The massive earthquake that hit Japan will likely have minimal impact on the U.S., said a University of Southern Mississippi marine science professor.
Dr. Vernon Asper, whose expertise includes marine geology and geophysics, teaches courses that include an examination of tsunamis and their impact. He said the tsunami resulting from the earthquake will have dissipated significantly by the time it reaches the west coast of the U.S. mainland
A tsunami is a sequence of waves that occur following a sudden shift of the ocean floor that also cause an earthquake, and its severity is determined by the geometry of the motion of the quake, Asper said.
“A tsunmai is best visualized as a shock wave moving 500 miles an hour, the speed of a jetliner. At sea, it has a very small height and if you were on a boat you might not even notice it going by, but it has an enormous amount of energy,” he said.
“In shallow water, that energy bunches up and causes the wave to get taller, and it either breaks or rushes in over land. The damage from the one that hit Japan is pretty severe, but it could have been worse.”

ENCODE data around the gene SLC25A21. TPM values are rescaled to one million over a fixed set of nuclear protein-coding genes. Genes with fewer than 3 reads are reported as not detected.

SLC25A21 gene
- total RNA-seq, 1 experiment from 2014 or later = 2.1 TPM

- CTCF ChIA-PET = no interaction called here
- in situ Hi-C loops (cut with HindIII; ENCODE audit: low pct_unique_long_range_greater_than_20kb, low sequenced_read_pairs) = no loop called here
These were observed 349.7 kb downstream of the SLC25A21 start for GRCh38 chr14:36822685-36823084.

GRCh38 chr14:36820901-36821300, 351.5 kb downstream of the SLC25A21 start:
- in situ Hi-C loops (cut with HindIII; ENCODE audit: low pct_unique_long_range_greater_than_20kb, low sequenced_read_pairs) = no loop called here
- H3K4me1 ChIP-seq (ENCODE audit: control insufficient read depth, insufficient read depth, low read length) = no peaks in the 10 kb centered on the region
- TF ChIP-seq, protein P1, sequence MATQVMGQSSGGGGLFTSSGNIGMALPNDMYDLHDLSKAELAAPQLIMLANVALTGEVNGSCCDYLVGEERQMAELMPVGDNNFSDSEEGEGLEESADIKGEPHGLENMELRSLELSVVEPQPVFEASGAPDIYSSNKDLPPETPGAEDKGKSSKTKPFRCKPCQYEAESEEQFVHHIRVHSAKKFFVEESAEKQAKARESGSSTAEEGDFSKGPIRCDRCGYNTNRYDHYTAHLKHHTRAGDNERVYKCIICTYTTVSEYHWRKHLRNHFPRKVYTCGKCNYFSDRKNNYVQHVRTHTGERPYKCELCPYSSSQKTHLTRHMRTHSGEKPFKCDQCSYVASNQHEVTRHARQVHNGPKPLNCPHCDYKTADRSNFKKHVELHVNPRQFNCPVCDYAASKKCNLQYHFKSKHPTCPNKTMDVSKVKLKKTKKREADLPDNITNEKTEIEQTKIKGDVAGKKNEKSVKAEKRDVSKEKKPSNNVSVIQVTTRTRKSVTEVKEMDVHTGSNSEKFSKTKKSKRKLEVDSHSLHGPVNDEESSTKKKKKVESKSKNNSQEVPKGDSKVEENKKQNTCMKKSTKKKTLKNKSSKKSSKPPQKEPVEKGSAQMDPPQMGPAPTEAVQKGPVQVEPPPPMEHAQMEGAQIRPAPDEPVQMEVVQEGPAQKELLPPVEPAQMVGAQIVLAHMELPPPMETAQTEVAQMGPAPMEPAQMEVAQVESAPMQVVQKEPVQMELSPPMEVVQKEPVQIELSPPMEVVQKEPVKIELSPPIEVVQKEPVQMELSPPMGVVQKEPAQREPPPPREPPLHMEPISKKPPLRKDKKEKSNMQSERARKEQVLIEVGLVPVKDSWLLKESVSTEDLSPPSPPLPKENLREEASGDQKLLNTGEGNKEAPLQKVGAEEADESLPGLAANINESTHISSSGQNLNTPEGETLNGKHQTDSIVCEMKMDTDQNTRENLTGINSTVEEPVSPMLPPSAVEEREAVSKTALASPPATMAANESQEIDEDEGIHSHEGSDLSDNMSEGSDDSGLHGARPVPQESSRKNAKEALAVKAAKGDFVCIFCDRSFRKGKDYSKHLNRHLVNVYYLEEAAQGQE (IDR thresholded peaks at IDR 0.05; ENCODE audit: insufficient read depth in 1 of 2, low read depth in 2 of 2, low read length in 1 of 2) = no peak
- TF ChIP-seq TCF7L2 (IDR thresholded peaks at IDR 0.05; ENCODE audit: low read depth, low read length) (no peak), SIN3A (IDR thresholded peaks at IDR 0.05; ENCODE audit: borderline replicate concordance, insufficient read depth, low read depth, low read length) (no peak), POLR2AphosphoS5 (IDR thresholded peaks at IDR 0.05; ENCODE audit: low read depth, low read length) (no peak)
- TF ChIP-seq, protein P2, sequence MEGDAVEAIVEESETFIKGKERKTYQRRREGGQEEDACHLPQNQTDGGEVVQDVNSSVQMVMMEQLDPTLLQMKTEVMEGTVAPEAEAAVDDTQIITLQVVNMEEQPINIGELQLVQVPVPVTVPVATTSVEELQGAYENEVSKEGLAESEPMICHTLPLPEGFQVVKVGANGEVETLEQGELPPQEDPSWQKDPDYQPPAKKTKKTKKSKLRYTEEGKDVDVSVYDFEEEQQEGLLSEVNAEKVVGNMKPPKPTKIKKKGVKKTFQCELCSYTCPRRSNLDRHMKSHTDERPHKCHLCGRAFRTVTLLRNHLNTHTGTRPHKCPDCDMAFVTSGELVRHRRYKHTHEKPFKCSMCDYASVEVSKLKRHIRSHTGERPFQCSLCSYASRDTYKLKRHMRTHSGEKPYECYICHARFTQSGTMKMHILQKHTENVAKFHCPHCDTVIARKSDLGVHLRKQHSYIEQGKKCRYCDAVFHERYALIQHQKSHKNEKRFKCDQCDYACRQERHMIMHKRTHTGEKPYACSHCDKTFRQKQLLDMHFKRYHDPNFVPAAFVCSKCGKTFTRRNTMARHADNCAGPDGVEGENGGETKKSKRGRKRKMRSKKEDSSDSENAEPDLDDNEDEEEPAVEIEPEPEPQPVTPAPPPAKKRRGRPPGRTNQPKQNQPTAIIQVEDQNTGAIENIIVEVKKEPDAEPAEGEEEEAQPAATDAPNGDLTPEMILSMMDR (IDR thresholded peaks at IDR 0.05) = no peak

Japan is in what is known as a subduction zone, where one piece of the earth’s surface is sliding under another. Today’s earthquake was centered on the action of the Pacific plate sliding under the Eurasian plate.
“This sliding motion is going on all the time, but the boundaries of the plates get stuck, accumulating tension and eventually slip, and that’s what caused this quake,” Asper said.
Japan’s history is marked by frequent earthquakes and tsunamis, but Asper said today’s event is one of the worst on record. “This was an extremely strong earthquake, nearly as strong as the one that hit Indonesia (in late 2004), and one of the strongest that has occurred in my lifetime.”
To learn more about Dr. Asper and his research, online visit http://www.usm.edu/marine/faculty/vernon_asper.php